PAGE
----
As it takes a lot longer to charge we will need more charging points than petrol pumps but on street charging is not a difficult thing to install, if you have room to park a car there is room for a charge point. Vandalism is the big issue here both of the charge points and peoples cablesI'm in no way doubting any of the figures above.... however something did whizz through my head....
Currently when you need to refuel you HAVE to go to a petrol station/supermarket. But... given than x% of homes have off street parking and will be able/want(?) to charge at home, how will this affect the amount/number of future charging/refueling stations.? Will there be a need for 8.5K 'fueling' stations if x% of charging is now done at home. And will the x% that DONT have off street parking/charging facility then have to travel further just to get charged up, making the 20 minute neighbourhood more of a reality.....
It's a shame that the Stanley brothers decided that the near death of their driver in 1907 in speed trials on Ormond Beach meant that they were not prepared to continue development. They had previously been winning nearly every race that came available such that steam cars were often banned from competition.Why don't we go totally alternative. Up to a century ago steam cars were still popular.
So let's combine solar energy and steam in a high-tech version of the old Stanley steamer.
Had a drive in one once - and a Sentinel steam waggon - and they were amazing machines........
I think that is spot on prediction. Despite the recent demise of Oxis energy (sodium sulphur), other chemistries will come on stream. Its one reason iron Phosphate is still being produced as both iron and phosphorous are abundant. Sodium and sulphur are super abundant so probably will be the chemistry for solid state one day.If there's a shortage of one chemistry, batteries will just be another. Fair chance there will be a sodium ion battery before lithium or cobalt are short. There's enormous incentive now to create a cheaper battery.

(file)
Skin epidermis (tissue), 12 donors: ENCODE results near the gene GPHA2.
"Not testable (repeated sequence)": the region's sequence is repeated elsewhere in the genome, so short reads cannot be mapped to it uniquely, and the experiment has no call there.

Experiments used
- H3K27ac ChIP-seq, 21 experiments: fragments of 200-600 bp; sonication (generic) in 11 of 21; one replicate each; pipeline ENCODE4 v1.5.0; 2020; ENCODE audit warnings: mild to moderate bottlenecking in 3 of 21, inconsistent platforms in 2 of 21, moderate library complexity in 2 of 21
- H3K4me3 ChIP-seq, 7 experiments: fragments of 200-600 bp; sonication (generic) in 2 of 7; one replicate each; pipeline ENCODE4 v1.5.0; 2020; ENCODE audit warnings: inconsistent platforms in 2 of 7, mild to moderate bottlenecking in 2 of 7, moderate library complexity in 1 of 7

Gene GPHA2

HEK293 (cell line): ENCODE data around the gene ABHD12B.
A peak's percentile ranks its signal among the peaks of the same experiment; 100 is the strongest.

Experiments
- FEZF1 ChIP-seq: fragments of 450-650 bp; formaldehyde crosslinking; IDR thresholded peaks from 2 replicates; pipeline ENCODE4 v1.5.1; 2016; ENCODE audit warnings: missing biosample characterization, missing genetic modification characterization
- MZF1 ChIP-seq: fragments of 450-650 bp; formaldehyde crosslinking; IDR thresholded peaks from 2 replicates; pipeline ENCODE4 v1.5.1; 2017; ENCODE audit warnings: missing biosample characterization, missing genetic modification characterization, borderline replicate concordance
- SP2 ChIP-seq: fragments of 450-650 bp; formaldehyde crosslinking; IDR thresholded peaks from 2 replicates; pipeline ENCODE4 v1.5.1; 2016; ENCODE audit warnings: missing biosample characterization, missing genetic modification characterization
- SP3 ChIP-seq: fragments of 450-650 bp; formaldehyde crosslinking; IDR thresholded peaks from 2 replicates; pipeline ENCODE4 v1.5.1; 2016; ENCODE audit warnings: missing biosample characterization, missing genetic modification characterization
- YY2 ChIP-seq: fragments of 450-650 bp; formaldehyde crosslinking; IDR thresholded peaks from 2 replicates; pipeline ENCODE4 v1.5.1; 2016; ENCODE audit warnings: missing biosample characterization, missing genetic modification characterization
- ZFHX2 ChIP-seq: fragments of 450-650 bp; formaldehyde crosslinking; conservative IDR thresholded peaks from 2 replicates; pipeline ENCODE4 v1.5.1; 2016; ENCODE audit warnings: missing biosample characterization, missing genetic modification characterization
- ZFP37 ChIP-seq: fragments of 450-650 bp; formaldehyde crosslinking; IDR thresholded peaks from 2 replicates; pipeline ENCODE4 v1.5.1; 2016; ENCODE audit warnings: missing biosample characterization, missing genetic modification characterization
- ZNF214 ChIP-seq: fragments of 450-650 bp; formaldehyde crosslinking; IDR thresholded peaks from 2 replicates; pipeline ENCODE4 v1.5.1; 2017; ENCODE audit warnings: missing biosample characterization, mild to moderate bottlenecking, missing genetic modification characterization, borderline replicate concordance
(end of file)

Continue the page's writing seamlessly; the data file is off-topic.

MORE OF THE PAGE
I imagine some petrol stations will go the whole hog and become conveyance stores, rest areas and fast food restraints. Many have a ff store attached. Petrol will be a minor part of the offer as time goes on. The rest will close.As it takes a lot longer to charge we will need more charging points than petrol pumps but on street charging is not a difficult thing to install, if you have room to park a car there is room for a charge point. Vandalism is the big issue here both of the charge points and peoples cables
We naturally resist giving up our tech and comforts, so there is a resistance to this type of change. But as your rightly point out, we lost a lot with mass transportation. I remember our village with only a few cars and we played on our bikes in the road. From the moment we could walk we wandered the roads and my mum didn't worry at all, the only cycling we do with the family is off-road, too many friends have been mowed down - my cousin is in hospital since being knowned off his bike communing on Friday morning.Big emphasis on EV in lots of the forums I look at.
I can't help thinking it's not that important really - it's just about losing our extravagant toys. They've only been with us on a massive scale since mid 1900s - two generations.
There were no cars on our street when I was little, unless a doctor or a taxi. In fact there was no tarmac at first (1947) it came later, along with concrete paving slab pavements. A marvellous playground - you could play hopscotch or marbles in the middle of the smooth road and thats where I learned to ride a bike - the cars came later and spoiled it all!
The alternative to cars could be the 20 minute neighbourhood, which is less of a radical innovation than a step back to earlier times. The 20-minute neighbourhood
The key word missing from climate change strategy chats is "regression". Innovative solutions are one thing but more to the point are the things we are going to have to give up
We made a huge historic mistake with cars, which was to allow them to be kept on the road when not in use i.e. "parking". Those old photos also don't show parked cars, except those going about their business stopped temporarily........ we lost a lot with mass transportation. I remember our village with only a few cars and we played on our bikes in the road. From the moment we could walk we wandered the roads and my mum didn't worry at all, the only cycling we do with the family is off-road, too many friends have been mowed down - my cousin is in hospital since being knowned off his bike communing on Friday morning.
Those old pictures market squares with only one or two cars and lots of people on foot.